Skip to main content


In Python, pip is the default package manager for managing third-party packages, similar to npm in JavaScript projects.

Package Installation

When installing the Python environment, the pip tool is automatically installed in the operating system. You can use the pip install command to install the required third-party packages.

pip install package_name1 package_name2

It is similar to npm install package1 package2 in JavaScript projects.

If you want to install a specific version of a third-party package, you can specify it using ==, for example:

pip install requests==2.20.0

It is similar to npm install axios@0.21.1 in JavaScript projects.

Software Repository

The official software repository for Python is

Package Uninstallation

pip uninstall package_name

It is similar to npm uninstall package1 package2 in JavaScript projects.


Python adopts a centralized dependency management strategy by default, which means that the installed third-party packages are stored in the Python interpreter directory instead of the current project directory. Therefore, installing and uninstalling packages does not leave any traces in the project directory.

Third-party packages installed through pip install are essentially installed globally, which is quite different from JavaScript projects that store third-party packages in the node_modules directory by default.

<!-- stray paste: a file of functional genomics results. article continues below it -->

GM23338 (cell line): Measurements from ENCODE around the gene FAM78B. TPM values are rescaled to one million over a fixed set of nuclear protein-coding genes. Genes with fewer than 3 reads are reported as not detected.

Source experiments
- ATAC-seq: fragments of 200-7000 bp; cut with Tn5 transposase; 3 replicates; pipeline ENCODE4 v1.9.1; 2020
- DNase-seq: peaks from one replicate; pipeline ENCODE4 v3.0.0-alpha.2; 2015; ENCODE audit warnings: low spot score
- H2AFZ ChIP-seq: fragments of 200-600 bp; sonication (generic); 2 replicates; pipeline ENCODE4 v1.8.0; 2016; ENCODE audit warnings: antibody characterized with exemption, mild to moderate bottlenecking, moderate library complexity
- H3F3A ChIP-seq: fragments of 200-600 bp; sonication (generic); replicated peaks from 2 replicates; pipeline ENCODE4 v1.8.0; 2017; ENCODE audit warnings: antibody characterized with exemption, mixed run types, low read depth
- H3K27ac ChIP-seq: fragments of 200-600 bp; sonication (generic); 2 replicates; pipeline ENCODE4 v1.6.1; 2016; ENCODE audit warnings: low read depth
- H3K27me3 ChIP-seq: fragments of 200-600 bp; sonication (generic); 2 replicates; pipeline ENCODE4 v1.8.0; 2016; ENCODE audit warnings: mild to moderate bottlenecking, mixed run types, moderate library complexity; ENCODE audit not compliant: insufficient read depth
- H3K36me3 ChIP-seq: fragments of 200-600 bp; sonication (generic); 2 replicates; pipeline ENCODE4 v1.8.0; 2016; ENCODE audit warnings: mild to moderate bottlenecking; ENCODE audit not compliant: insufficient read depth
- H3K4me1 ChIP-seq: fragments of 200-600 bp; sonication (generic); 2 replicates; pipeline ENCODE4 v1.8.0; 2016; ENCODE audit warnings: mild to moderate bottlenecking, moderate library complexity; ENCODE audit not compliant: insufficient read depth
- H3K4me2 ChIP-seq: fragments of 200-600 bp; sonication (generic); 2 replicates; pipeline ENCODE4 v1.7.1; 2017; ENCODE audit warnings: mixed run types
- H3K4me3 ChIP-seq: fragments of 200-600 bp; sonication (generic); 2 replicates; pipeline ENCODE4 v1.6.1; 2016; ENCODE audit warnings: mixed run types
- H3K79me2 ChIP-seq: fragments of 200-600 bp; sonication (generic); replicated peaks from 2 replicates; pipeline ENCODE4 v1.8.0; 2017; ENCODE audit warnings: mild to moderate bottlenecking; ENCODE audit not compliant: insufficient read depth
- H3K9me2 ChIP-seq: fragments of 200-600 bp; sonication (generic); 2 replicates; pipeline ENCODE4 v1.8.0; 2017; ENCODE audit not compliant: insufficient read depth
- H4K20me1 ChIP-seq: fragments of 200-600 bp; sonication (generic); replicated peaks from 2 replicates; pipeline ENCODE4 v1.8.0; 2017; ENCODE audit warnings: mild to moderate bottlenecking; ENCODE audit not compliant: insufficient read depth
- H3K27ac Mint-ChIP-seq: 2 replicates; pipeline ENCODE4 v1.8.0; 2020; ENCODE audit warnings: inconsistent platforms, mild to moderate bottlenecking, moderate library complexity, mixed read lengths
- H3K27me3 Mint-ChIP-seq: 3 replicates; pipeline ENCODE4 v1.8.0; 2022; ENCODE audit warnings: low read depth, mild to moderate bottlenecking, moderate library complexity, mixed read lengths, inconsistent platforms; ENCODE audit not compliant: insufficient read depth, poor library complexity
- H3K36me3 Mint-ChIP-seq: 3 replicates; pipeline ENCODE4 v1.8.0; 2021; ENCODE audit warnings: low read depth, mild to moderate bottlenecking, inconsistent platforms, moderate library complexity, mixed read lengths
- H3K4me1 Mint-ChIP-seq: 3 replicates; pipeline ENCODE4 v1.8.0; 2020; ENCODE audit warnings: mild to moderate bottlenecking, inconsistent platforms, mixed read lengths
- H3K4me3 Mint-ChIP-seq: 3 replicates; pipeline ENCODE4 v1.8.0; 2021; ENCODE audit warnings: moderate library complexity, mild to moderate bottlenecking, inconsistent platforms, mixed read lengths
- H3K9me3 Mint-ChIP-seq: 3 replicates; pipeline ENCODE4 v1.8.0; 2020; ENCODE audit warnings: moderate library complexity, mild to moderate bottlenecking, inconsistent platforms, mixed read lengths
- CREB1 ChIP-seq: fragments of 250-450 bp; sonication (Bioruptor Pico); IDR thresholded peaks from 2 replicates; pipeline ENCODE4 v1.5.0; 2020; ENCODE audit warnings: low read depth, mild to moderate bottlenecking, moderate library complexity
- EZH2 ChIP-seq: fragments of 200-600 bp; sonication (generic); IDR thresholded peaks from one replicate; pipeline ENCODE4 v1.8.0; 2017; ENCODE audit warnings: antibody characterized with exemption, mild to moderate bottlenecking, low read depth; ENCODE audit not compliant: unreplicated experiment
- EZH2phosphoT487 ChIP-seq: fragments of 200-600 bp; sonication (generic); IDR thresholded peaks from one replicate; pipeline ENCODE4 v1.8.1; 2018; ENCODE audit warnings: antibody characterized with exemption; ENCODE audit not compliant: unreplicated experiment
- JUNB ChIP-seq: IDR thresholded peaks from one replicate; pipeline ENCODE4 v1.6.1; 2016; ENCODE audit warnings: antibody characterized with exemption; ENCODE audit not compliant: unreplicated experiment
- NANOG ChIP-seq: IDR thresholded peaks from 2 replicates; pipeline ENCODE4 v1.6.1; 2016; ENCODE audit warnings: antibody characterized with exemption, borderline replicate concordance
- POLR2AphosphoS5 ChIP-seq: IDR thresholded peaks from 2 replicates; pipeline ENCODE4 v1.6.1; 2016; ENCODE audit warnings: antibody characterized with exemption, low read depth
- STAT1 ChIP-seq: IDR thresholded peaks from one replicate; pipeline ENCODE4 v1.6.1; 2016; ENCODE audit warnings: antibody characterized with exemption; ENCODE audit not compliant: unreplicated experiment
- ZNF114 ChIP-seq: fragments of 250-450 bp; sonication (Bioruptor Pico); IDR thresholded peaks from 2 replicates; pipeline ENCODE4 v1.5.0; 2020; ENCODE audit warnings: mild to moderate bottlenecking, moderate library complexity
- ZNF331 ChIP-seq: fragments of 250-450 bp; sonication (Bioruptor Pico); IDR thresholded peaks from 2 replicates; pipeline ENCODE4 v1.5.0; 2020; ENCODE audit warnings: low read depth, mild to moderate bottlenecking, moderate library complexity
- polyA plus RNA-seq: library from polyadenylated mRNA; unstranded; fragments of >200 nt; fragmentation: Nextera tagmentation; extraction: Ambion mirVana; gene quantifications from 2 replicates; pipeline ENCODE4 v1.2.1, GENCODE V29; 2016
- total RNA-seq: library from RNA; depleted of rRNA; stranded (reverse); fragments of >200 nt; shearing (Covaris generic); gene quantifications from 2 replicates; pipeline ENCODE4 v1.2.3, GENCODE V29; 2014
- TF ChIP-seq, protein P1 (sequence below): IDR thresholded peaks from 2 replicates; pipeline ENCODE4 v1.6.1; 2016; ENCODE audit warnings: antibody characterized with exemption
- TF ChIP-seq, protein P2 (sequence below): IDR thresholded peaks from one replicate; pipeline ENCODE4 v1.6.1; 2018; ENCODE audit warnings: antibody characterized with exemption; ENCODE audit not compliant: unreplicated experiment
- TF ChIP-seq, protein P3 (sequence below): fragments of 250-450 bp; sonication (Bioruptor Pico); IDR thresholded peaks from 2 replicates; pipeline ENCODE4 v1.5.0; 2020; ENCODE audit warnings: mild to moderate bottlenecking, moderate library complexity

Listing Project Dependencies

In JavaScript, the dependencies and devDependencies in package.json list the names and version numbers of third-party packages used in the project. In Python, this process does not happen automatically. We need to use the pip freeze > requirements.txt command to persist project dependencies to a file called requirements.txt, and others can automatically install all project dependencies by running pip install -r requirements.txt.

Too many contents in requirements.txt?

We often find many third-party packages listed in requirements.txt that are not directly used in the project. This is because it lists all the third-party packages installed under the current Python interpreter. This happens because there is only one Python environment in the system. If we want to see a clearer list of project dependencies, we need to use a virtual environment for isolation.